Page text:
U.S. citizens may ask the United States Citizenship and Immigration Services (USCIS) to allow a fiancé(e) to come to the U.S. to be married. The process begins by filing a petition at the appropriate USCIS Service Center. Upon approval, your petition will be assigned to the American Consulate General or Embassy or Consulate in your fiancé(e)’s home country and he or she will apply for a K-1 visa, enter the U.S., conclude the qualifying marriage within 90 days of admission, adjust status to lawful permanent residence at the appropriate USCIS District Field Office, and receive a green card.
Unmarried children under the age of 21 may travel to the U.S. with his or her fiancé(e) parent and also receive status as a permanent resident.
Get in touch with us today to learn more about the filing process and your immigration rights.
OUR FREQUENTLY ASKED QUESTIONS
I am a US citizen and I want to marry someone from another country. Should we marry in my fiancée’s country or
in the U.S.? Also, how does she emigrate to the U.S. after we are married?
I consistently recommend marriage in the U.S. if your personal circumstances and those of your fiancée permit. In order for your fiancée to come here for marriage, you must file a petition with the appropriate United States Citizenship and Immigration Services (USCIS) Service Center so that your approved petition may be assigned to the American Consulate General or Embassy in your fiancée’s home country. Your fiancée may thereafter apply for a K-1 visa, enter the U.S., conclude your marriage within 90 days of entry, adjust status to lawful permanent residence, and receive a green card.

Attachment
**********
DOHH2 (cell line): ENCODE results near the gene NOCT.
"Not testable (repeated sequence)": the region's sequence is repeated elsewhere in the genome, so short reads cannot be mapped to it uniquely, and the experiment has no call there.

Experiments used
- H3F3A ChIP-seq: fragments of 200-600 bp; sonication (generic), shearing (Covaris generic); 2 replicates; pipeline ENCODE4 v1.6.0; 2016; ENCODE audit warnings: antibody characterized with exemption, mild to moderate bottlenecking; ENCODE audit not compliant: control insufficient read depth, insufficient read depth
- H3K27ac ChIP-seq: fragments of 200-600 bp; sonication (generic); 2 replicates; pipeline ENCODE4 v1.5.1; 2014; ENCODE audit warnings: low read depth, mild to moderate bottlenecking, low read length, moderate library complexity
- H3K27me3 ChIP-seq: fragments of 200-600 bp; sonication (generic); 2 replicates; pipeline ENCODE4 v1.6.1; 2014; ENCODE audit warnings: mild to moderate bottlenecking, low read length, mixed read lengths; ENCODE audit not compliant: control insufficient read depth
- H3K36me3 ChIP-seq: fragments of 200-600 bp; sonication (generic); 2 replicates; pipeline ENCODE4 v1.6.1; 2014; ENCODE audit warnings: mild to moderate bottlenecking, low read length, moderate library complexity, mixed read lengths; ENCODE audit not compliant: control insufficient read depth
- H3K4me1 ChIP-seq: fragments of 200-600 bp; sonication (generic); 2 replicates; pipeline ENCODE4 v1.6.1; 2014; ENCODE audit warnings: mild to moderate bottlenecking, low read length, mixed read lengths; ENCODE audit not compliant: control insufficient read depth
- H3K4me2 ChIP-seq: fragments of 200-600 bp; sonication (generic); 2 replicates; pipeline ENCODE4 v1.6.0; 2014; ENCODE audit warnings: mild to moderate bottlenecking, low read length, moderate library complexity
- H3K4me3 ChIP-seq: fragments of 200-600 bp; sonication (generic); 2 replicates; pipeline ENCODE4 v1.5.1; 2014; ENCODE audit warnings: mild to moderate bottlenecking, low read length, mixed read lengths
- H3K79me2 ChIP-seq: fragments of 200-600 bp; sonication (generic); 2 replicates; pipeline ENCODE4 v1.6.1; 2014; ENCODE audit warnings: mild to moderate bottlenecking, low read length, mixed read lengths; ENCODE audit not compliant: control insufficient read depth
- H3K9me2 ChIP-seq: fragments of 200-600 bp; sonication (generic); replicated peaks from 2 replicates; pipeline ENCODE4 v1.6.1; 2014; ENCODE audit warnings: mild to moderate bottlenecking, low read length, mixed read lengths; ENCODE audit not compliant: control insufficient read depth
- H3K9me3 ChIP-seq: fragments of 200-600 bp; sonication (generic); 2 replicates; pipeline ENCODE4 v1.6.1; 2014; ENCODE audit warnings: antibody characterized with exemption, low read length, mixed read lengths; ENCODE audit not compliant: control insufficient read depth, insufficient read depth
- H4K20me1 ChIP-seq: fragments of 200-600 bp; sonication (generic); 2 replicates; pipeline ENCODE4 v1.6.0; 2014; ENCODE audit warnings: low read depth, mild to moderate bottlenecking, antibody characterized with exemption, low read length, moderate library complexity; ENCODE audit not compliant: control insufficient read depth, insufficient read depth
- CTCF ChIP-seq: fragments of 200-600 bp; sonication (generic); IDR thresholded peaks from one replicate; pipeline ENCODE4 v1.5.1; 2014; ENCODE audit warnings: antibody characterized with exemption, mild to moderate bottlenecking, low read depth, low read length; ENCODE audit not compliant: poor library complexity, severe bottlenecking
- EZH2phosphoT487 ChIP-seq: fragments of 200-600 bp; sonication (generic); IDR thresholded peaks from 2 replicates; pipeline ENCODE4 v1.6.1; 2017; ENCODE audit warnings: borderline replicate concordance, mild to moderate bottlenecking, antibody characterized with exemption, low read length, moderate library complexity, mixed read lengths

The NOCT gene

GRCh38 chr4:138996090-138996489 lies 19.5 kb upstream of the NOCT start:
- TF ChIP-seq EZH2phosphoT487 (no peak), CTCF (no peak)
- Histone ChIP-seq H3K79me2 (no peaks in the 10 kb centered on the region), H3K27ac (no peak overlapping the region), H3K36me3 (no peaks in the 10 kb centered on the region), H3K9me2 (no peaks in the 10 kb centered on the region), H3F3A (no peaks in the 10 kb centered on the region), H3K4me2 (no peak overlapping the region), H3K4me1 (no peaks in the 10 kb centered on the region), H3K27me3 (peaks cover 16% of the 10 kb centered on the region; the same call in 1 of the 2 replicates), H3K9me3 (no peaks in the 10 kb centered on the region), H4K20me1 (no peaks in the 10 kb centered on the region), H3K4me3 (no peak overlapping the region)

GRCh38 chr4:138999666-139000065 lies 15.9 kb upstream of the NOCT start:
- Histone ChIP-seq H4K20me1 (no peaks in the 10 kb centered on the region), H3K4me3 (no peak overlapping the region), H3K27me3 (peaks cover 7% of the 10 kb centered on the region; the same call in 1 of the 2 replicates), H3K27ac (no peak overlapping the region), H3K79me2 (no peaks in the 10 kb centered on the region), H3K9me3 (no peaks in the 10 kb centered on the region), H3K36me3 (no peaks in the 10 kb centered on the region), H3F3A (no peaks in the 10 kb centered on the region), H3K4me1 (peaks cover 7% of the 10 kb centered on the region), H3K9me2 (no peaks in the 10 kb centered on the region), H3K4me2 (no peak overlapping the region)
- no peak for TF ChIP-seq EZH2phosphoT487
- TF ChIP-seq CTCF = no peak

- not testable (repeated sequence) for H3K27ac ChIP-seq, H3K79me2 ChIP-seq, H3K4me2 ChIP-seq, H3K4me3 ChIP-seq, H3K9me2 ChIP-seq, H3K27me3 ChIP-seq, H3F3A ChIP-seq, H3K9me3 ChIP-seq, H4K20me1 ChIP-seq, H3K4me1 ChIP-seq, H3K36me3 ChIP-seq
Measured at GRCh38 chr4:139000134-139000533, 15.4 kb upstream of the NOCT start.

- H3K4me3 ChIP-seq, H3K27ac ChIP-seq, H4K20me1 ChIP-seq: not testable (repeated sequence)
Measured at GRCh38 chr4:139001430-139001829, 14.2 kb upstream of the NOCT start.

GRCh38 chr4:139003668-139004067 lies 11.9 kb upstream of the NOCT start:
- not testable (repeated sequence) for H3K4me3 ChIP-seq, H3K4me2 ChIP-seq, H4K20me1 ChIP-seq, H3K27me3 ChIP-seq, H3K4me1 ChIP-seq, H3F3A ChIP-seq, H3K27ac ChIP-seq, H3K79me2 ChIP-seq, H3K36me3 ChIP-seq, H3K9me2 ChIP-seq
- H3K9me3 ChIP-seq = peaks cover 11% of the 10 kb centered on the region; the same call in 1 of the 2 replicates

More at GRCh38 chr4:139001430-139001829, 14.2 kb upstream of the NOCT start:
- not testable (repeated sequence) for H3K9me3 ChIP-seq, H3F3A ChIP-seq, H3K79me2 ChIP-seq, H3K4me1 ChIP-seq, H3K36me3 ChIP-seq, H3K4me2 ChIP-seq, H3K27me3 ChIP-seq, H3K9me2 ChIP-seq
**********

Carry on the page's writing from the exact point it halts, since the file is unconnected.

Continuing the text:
If you are married in your fiancée’s home country, your wife may not accompany you upon your return to the U.S. until you file an immediate relative petition with the USCIS. You must then decide if you will remain with your wife in her home country while USCIS processes and approves your petition or if you will pursue K-3 classification for her pending adjudication. If you don’t pursue K-3 classification and return to the U.S. without her, you must also decide if you will thereafter return to her home country if you are required to appear with her at the American Consulate General or Embassy or Consulate for an immigrant visa interview.
Although expediency has often been the greatest advantage of marriage in the U.S., processing a spouse to come to the U.S. may actually be just as efficient. In that case, your wife could be admitted in the K-3 classification and be allowed to remain in the U.S. while her petition and adjustment of status is being processed.
Contact us today to schedule an initial consultation and discuss your immigration needs.